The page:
How to Outsmart your Inner Critic and Win the Game

The Weakest Link

With a focus on recent sporting events, I recall a time aged 9 playing netball, the youngest member of the team by 2 years. It was the biggest match of our school year and we lost by one goal. I was devastated. Even more so when I heard the opposing team’s manager comment that I was the weakest link in the team. That remark stayed with me.

Has that ever happened to you, where the voice of your inner critic blames you for not bing good enough?

I think of our England football team, of Serena Williams and all those ‘runners up’ and ask,

  • “How will they come back from this, now the cameras have gone & the media has quelled?”

  • “How will they quieten the inner critic and build resilience for the future?”

Some of us are aware of that voice, others of us, less so. That self-righteous voice in our heads that tells us all of the things we could have done better; that notices all of the negatives and is packed full of ‘shoulds’ and shouldn’ts. Sometimes that voice is not our own, but the voice of a critical parent or teacher that stays with us through adulthood. Can you hear that voice?

So what can you do? Here are some tips and techniques you may wish to ‘try on for size.’ Some may seem unnatural when you begin; however, practice makes progress (it may not be perfect first time).

You’re not What you Think

First, observe the words and the language you use, both inside and outside your head, such as:

  • “It’s a disaster!”

  • “I’ll never get it right.”

  • “You should have done that better.”

Listen to those words. Sometimes that voice uses words to protect us in some way, perhaps from getting too big headed or to keep us grounded. But, are they really helpful to you?

Our thinking is guided by assumptions, which may emanate from our upbringing, our schooling, our culture, the organisations where we have worked, as well as friends and family. We can probe those assumptions by asking ourselves questions, such as, “What am I assuming that is stopping me from being successful?”

Maybe the voice inside your head replies, “I don’t deserve success.” Time to relegate that voice. Try asking, “If I knew that I do deserve success, what would I do right now?”

Access Past and Future Success

Another technique is to think of a time when you were successful, no matter how big or small that success. Take your time; maybe even close your eyes to recall. Was it at school? When you were learning how to play a musical instrument? Moving house or changing jobs? Can you identify what you did & how that made you feel? The great thing is, you can recreate that success.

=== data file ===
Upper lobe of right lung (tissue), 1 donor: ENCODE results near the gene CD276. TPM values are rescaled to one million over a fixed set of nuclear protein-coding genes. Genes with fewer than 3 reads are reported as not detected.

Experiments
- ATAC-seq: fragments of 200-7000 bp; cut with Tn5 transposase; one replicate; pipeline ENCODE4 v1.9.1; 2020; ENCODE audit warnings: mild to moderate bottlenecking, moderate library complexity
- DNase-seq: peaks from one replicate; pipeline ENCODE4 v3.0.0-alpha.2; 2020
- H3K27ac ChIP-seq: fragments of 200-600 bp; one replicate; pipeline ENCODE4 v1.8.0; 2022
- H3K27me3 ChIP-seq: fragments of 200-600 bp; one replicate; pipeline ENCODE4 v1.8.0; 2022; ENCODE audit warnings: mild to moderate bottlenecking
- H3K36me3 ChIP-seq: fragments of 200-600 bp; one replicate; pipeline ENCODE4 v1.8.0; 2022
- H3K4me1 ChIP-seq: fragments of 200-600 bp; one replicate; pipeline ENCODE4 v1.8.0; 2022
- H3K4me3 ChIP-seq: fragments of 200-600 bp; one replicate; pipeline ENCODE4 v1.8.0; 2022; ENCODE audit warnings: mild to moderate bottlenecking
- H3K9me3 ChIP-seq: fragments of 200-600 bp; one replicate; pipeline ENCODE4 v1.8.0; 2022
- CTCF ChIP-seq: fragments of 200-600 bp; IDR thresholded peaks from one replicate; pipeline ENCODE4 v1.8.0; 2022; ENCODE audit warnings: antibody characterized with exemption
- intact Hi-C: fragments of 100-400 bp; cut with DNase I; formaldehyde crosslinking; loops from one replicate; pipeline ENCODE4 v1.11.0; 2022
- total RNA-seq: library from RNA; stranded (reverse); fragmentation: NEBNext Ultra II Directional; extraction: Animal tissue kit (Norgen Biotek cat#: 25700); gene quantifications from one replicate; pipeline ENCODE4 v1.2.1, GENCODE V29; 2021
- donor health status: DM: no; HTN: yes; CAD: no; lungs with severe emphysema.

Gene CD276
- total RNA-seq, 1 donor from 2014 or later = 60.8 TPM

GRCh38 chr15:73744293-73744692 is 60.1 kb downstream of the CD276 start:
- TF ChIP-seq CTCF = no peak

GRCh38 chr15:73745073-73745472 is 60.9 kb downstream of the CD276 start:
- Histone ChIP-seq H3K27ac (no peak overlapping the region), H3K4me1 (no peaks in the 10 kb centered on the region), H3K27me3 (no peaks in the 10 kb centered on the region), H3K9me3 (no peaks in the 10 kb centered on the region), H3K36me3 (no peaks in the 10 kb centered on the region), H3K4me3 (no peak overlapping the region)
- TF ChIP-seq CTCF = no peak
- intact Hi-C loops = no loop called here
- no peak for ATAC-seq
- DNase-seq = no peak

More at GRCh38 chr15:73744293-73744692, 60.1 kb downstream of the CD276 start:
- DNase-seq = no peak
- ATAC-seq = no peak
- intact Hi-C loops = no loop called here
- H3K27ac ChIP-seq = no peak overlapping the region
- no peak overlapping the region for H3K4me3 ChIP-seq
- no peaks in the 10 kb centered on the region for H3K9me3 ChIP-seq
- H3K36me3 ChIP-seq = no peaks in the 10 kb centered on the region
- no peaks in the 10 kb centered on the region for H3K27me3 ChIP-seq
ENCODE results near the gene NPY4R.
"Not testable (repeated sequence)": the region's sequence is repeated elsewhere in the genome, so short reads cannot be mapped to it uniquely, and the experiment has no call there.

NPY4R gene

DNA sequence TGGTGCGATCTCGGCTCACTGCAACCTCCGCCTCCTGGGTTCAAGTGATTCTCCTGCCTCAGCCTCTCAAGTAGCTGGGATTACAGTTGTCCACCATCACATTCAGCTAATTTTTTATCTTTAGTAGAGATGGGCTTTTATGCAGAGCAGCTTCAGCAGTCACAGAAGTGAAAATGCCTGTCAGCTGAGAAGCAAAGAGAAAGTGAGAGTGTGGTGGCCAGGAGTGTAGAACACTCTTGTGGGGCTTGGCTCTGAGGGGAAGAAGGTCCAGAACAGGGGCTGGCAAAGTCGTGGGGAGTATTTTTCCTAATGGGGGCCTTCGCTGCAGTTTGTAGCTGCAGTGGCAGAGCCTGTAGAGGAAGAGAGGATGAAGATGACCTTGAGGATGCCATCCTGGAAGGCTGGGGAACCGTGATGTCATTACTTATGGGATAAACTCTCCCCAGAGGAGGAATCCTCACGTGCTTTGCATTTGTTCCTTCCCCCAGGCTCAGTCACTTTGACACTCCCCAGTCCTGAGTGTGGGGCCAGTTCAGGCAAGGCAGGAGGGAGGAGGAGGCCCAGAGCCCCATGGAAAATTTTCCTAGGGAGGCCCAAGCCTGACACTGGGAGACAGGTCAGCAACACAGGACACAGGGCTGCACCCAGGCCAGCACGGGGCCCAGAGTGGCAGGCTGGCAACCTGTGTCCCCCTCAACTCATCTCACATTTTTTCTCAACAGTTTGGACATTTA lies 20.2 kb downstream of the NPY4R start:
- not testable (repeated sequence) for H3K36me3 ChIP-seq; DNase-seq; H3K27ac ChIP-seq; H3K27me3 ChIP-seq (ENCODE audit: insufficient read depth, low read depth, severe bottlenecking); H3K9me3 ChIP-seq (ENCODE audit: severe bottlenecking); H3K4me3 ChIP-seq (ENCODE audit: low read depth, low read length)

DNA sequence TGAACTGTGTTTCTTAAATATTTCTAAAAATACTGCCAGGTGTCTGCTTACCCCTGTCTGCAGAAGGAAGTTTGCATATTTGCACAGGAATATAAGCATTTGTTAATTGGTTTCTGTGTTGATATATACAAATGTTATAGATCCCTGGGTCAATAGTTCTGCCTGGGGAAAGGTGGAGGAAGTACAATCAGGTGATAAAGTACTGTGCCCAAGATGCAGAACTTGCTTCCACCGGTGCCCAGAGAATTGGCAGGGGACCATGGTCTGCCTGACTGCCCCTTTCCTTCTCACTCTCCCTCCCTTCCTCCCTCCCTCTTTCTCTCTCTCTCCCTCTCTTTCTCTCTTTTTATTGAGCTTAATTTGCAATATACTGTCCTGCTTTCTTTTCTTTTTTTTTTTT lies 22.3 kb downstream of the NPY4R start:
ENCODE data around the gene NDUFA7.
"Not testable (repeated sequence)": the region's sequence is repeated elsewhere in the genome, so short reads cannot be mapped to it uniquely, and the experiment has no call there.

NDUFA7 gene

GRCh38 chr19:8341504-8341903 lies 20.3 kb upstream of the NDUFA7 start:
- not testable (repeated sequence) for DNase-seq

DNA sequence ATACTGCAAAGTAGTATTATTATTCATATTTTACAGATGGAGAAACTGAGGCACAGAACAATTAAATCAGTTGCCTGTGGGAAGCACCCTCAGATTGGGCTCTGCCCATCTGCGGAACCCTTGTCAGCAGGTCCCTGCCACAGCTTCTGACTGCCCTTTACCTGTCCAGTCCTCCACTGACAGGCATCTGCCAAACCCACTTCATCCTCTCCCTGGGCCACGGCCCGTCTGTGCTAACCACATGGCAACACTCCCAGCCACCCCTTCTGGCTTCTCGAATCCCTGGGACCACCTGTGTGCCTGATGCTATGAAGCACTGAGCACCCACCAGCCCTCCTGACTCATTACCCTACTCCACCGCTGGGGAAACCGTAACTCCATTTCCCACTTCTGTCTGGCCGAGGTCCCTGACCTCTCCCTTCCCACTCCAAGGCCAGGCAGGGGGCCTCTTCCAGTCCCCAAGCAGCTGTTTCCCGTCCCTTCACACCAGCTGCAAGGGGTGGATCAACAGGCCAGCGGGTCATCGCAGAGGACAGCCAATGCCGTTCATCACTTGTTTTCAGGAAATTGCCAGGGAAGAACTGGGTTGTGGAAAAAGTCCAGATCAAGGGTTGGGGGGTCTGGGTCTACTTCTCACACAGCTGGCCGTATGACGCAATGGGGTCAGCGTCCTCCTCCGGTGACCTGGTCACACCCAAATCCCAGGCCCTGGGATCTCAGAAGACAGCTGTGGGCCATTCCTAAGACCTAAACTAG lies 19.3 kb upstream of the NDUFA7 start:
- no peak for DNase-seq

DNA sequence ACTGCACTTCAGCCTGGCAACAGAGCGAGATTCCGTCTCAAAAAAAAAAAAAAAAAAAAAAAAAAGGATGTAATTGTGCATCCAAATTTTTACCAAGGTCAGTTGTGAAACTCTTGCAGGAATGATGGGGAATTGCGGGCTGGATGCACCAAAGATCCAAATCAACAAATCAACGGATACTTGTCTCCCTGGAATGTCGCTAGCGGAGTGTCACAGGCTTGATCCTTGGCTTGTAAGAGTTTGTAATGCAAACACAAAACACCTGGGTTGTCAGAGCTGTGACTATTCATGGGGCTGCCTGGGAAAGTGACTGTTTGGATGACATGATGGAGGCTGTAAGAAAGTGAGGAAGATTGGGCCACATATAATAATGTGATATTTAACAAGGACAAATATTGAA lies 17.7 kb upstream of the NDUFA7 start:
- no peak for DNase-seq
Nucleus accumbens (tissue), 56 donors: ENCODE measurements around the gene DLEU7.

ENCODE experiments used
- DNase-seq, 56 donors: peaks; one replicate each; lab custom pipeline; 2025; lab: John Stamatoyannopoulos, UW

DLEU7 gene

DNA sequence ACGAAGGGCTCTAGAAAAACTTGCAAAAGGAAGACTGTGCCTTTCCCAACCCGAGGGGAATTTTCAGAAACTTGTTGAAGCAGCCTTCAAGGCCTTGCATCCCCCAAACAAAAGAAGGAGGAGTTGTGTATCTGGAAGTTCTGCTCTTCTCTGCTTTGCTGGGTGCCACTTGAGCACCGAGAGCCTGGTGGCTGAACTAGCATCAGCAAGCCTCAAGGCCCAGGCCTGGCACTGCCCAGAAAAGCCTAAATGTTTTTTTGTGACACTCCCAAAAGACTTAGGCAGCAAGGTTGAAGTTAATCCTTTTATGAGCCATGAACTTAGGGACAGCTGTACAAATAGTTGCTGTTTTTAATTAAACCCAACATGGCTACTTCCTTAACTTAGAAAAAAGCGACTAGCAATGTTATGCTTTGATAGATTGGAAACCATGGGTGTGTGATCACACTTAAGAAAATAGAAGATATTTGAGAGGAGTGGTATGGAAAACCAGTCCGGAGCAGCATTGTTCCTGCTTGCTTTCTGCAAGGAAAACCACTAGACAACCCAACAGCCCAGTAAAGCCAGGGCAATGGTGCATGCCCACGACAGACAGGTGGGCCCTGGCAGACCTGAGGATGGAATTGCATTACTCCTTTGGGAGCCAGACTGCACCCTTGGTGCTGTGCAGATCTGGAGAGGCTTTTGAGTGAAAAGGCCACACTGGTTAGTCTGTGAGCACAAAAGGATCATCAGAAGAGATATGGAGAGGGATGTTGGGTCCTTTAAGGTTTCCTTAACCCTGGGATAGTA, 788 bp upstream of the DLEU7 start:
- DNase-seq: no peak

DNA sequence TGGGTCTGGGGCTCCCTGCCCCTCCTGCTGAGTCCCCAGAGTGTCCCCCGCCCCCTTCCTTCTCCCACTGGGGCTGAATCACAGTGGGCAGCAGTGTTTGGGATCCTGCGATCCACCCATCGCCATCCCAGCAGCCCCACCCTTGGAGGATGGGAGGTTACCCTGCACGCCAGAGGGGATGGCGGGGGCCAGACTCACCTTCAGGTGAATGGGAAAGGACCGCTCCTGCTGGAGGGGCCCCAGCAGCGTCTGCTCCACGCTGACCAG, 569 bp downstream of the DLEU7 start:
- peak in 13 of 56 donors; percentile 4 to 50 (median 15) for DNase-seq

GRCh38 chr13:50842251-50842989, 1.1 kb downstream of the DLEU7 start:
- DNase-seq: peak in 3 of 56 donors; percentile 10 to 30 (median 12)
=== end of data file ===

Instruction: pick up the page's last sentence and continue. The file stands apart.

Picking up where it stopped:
Think about the next thing you’d like to achieve and visualise a positive outcome. You will have seen sports men and women do this. They can see the finish line or the conversion as the ball sails over the bar. As you visualise your success, imagine what it feels like from the top of your head to the tips of your fingers and toes. Now concentrate on what you are saying; the words you are using and the tone of your voice. The more detailed you can envisage your success; the more real it will feel.

Identify your Tribe of Support

Maybe your inner critic has inherited our British characteristic of ‘not asking for help so as not to put anyone out’ or to ‘keep a stiff upper lip’. So in the interest of quietening that voice, enough said and thank you! Think of what you can gain by doing something different?

Within sport today, there is a tribe of support for individuals and teams. From physiotherapists, nutritionists and psychologists to coaches, doctors and personal trainers.

So where can we find that support in business? Who’s in your tribe?

Think of someone you consider successful and who inspires you.

  • What is it that they do or say?

  • What can you learn from them?

Remember, you will be successful in a different way. That’s your ‘superpower’.

You’ve come a Long Way

So as I think of that 9 year old, shattered by defeat, I think of how she moved on. I know it was a mixture of naiveté, stubbornness and lots of trial and error. She learned to tame that inner voice and developed her own brand of resilience, went on to become captain of the netball team and ultimately, school games captain. I thank her for bringing me to where I am today.

Viktor Frankl said, “Between stimulus and response there is a space. In that space is our power to choose our response. In our response lies our growth and our freedom.”

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